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Stocks traded mixed on Friday to add to losses after a sell-off on Thursday, with geopolitical tensions ramping further to contribute to a further risk-off tone in markets.
The S&P 500 opened slightly higher to steady after sinking a day earlier. The index dropped more than 2% on Thursday, while the Dow dropped 1.8% for its worst day in nearly three months. The CBOE Volatility Index (VIX), or “fear gauge,” spiked back above 28 Friday morning.
The souring in sentiment came after U.S. officials said they estimated Russia had built up around 190,000 military personnel near Ukraine, raising the specter of a near-term attack. And this came a day after President Joe Biden told reporters on Thursday that the threat of a Russian invasion of Ukraine was “very high” in the coming days. Crude oil prices fell Friday morning to pause a recent run-up even as Russia-Ukraine tensions resurged.
“The two things we’re most concerned about right now in terms of headwinds for the market and causes for volatility, are clearly tensions with Russia-Ukraine … and then clearly, our concern over not just inflation but what the monetary policy response to that inflation is going to be,” Art Hogan, National chief market strategist, told Yahoo Finance Live on Thursday. “And those headlines have changed quite a bit too.”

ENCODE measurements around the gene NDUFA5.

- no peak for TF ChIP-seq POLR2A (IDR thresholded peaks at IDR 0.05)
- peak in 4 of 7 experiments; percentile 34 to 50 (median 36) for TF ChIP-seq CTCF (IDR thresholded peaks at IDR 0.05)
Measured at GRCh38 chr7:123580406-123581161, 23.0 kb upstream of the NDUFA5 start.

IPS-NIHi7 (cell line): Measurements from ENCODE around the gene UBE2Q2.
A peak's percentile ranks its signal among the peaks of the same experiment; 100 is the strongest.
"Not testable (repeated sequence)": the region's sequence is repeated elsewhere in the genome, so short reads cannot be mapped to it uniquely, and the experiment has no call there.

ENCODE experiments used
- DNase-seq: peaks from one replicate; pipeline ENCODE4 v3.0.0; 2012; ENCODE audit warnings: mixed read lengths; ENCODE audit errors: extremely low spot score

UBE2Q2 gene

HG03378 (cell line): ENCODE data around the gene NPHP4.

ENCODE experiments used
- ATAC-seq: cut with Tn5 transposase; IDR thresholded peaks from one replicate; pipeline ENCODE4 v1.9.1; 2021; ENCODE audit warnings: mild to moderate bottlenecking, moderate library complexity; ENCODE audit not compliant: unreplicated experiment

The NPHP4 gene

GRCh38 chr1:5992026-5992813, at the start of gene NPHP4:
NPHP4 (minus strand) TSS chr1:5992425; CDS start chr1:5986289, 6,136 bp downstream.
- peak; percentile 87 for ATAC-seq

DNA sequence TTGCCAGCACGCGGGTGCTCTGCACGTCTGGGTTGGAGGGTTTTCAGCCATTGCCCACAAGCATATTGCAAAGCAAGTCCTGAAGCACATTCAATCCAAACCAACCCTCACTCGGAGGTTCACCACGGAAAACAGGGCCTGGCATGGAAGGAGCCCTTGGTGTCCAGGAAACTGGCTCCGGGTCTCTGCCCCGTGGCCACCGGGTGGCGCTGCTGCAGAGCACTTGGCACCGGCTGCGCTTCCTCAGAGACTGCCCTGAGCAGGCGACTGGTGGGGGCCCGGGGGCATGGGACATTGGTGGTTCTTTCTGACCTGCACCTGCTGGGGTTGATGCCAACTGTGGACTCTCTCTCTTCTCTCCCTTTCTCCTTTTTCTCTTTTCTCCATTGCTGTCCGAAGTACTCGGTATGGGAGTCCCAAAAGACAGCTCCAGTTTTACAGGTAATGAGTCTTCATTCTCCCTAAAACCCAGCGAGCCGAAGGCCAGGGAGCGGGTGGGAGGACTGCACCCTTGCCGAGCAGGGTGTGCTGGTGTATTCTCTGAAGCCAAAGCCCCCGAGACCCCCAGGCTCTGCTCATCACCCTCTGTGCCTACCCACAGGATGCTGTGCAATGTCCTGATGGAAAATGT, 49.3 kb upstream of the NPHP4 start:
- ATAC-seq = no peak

“We’ve gone from thinking the Fed would be very, very deliberate in their actions starting in March and telegraph everything … to having some outliers on the committee talking about being very aggressive, a lot more aggressive than what’s priced into the market,” he added. “Every day the story changes a bit.”
Treasury yields fell further after dropping across the curve on Thursday, with the 10-year yield holding back below 2%. This came as markets priced in a lower probability of a front-loaded 50 basis-point interest rate hike from the Federal Reserve in March, with investors looking past hawkish commentary from St. Louis Fed President James Bullard calling for a more aggressive path on interest rates.
Other strategists also underscored the dual concerns around Russia and Ukraine and on the Fed for markets in the near-term.
“Really, it’s about Russia and Ukraine, and it’s about the Fed. And on the geopolitical side, I think the challenge for investors is that geopolitical risk is just really hard to weigh,” James Liu, Clearnomics founder and CEO, told Yahoo Finance Live on Thursday. “Our view is that we’re not yet in a situation where it makes sense to make any real portfolio moves based on this. I mean, first of all, diplomatic channels are still open, so the situation is still evolving on a regular basis.”
“The challenge is that even if the worst case scenario were to happen, it’s hard to gauge exactly what the impact long-term would be on the markets,” he added.
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